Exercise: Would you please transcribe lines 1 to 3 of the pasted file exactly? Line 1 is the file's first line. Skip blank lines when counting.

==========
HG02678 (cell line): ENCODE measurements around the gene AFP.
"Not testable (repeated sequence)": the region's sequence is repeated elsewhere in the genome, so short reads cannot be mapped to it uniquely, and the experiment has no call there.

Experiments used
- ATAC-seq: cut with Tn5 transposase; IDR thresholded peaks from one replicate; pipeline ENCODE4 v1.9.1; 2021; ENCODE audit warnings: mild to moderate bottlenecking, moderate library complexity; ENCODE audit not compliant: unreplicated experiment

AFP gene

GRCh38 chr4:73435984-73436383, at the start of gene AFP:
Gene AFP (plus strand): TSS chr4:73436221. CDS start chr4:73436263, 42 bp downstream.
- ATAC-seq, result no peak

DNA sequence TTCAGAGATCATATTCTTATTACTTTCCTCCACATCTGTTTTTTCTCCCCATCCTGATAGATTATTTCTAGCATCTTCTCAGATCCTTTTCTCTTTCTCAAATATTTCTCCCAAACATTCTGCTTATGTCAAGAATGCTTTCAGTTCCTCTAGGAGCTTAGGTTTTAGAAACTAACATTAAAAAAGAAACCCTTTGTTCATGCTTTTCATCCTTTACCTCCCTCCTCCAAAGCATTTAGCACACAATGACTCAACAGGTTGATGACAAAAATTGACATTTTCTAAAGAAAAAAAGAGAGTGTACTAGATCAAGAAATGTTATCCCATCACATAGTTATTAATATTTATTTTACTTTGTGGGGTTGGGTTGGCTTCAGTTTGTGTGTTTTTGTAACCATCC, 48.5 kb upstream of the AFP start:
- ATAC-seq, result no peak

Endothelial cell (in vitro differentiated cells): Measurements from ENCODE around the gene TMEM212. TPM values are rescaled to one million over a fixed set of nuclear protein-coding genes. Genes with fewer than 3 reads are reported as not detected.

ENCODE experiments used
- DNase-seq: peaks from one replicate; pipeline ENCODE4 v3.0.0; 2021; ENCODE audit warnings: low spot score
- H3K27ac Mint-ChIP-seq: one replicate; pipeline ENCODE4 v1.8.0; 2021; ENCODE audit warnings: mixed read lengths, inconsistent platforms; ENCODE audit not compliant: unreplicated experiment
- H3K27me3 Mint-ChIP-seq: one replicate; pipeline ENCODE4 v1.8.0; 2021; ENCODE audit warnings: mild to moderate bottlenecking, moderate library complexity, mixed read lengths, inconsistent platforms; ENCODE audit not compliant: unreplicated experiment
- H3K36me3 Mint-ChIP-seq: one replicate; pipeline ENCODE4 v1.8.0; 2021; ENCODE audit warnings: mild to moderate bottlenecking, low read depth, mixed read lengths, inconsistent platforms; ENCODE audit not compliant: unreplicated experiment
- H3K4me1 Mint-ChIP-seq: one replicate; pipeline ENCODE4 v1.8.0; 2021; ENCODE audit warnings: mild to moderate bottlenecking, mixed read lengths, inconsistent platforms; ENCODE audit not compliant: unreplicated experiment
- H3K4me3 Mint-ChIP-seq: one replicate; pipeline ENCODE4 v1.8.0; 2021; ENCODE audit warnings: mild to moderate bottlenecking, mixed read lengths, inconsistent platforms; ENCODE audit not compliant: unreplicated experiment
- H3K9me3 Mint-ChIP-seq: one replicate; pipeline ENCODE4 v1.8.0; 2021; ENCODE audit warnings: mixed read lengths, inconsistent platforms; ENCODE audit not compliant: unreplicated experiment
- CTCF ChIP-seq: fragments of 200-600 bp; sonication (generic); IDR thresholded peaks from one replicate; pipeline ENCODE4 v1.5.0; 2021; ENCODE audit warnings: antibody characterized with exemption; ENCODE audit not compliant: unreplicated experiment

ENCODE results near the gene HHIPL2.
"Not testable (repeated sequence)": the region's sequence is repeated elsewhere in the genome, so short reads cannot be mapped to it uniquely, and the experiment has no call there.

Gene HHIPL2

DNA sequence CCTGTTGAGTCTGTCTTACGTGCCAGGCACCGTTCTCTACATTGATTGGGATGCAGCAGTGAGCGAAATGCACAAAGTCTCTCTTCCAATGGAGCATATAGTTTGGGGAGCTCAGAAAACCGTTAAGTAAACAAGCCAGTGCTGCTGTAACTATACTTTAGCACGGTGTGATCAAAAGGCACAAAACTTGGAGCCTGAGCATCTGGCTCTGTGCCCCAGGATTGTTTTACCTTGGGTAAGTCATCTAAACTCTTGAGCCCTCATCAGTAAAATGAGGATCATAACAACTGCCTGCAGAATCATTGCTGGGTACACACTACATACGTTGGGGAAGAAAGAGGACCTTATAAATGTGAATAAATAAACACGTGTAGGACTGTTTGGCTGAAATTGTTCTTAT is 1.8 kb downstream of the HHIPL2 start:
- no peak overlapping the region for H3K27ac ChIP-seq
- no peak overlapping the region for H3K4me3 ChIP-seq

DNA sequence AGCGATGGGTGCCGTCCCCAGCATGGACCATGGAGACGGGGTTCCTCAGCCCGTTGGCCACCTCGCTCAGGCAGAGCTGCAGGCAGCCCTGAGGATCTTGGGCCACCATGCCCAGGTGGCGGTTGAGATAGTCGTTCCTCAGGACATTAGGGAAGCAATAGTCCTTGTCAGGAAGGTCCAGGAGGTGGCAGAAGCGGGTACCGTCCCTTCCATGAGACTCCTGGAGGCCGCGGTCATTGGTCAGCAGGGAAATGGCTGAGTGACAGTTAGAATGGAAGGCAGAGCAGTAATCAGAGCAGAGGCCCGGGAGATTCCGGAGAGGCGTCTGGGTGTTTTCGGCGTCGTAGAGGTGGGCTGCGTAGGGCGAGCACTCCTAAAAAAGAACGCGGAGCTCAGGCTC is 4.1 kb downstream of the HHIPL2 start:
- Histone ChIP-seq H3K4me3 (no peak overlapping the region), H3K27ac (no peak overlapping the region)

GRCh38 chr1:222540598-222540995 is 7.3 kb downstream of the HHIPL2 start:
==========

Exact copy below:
HG02678 (cell line): ENCODE measurements around the gene AFP.
"Not testable (repeated sequence)": the region's sequence is repeated elsewhere in the genome, so short reads cannot be mapped to it uniquely, and the experiment has no call there.

Experiments used